"I'll get the ball in the ninth inning and go out there and do what I've been doing for the past three years, and that's saving ballgames," said Kroon. "I think it's going to be a little more difficult in the Tokyo Dome--the ball flies out of there, so it's going to be a little more of a challenge--but it'll be fun."
Kroon cemented his place in NPB's history books when he hit a Japan-record 161 kph on the radar gun his first season here. At his age, he says, don't expect him to crank it up any higher than that. In fact, Kroon plans on becoming more of a finesse pitcher.
"My max is 161, but I tell you that 1 km is tough, to get to 162," he said. "I'm another year older and this is my fourth year here so I can't just keep throwing fastballs like I have. Guys are starting to study me as I study them and I've got to do a few different things this year to stay on top of my game.
"I've been working on my slider. My first three years I was fastball, forkball. Toward the end of last year I started throwing my slider and had some success. In spring camp I was really concentrating on my slider and so far it's been working out."
Unlike the larger-than-life Ramirez and Kroon, the laid-back Greisinger will have no issues fitting in with his new club. The man Kroon calls "Mr. Mellow" spent his offseason backpacking around Turkey and Portugal. Oh yeah, he also found time to ink a lucrative two-year, 500 million yen deal with Yomiuri.
Not bad for a guy who essentially couldn't throw a baseball for four years due to arm surgery and who had to go to Korea to revive his baseball career. After going 14-12 with the Kia Tigers in 2006, Greisinger made the short leap to Japan, where he used his nasty changeup to tear through CL lineups.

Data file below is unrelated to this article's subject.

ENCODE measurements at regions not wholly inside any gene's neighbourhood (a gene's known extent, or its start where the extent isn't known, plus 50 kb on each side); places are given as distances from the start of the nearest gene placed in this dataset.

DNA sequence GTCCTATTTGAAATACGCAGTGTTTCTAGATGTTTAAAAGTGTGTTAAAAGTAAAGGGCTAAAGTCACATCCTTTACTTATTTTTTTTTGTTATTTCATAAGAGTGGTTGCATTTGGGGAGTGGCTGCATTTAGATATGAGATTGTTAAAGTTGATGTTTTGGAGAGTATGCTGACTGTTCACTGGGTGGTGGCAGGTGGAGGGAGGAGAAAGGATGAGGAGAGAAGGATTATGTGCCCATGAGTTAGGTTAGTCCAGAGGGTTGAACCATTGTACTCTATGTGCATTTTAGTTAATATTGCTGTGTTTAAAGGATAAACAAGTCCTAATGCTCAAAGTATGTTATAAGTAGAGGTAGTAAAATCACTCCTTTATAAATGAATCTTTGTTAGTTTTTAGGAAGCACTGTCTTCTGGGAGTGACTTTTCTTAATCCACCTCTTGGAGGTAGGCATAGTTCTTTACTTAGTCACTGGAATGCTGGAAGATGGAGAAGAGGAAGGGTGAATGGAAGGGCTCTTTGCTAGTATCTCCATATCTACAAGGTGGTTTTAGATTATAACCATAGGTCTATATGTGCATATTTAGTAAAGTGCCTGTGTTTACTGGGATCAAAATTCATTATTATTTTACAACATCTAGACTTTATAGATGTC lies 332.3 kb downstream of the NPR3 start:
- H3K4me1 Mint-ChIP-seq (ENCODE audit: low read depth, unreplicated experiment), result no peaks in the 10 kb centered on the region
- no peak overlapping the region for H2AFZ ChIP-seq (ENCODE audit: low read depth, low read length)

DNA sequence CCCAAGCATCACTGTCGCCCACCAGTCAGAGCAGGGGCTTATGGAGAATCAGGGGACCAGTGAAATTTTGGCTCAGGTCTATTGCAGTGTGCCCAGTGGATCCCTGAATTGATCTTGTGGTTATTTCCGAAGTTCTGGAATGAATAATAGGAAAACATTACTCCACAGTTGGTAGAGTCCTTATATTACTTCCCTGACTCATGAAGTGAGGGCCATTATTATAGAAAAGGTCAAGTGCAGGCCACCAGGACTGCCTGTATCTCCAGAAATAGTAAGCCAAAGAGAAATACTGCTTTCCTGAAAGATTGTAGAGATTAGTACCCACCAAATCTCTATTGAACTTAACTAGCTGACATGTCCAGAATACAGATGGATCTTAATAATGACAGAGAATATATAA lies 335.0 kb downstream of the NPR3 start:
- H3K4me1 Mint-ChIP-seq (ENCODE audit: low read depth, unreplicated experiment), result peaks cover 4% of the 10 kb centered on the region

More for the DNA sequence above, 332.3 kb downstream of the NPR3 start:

Asked about the pressure of playing in packed stadiums for the glamour team of Japanese baseball, Greisinger brushed off the notion like a speck of dandruff.
"For me, it seems like every year there's a lot of pressure," Greisinger said. "I've basically been on one-year contracts for my entire career, so it's either do well or there's a chance I could be out of baseball. From that aspect I don't think there's going be any more added pressure just because I'm playing with this team. I still expect myself to perform at a high level. I think my own expectations are probably higher than the team's."
Having said that, the gravity of the situation is not lost on the easygoing 32-year-old, who pitched for the Team USA in the 1996 Atlanta Olympics.
"It seems like every year the Giants want to win and this year certainly more than others, considering the amount of money they spent on this team," observed Greisinger, who passed up a lucrative one-year offer from the Chicago Cubs to stay in Japan, where he appreciates not having to "deal with the other stuff, the politics, leaving tickets for friends, people watching you on TV... it's nice to play over here where you can have a little anonymity."
And speaking of anonymity, the first-round draft pick of the Detroit Tigers in '96 is happy to fade into the background with the Giants.
"With Rami and Kroon there's obviously a lot of attention, so it's actually kind of nice because they grab the spotlight and I get to kind of hide in their shadows, which is really nice especially considering this team and how much media attention there is," Greisinger said. "Rami does a really good job of keeping things loose. I've never seen him in a bad mood or even without a smile on his face, so he's just a great teammate. Kroon I'm just getting to know, but he certainly has a different personality and he's fun to be around as well."
The Giants have won 20 Japan Series titles since 1950--including nine in a row from 1965--but they have come up empty since last winning it all in 2002. Not acceptable for the club often called the New York Yankees of Japan.
"That's one of the reasons I came over here, I just felt that this was going to be the opportunity to win a championship," said the clean-shaven Kroon. "I don't think I'm going to play much longer, so hopefully I can come over here and get an opportunity to save some ballgames and win a championship, that's definitely the ultimate goal."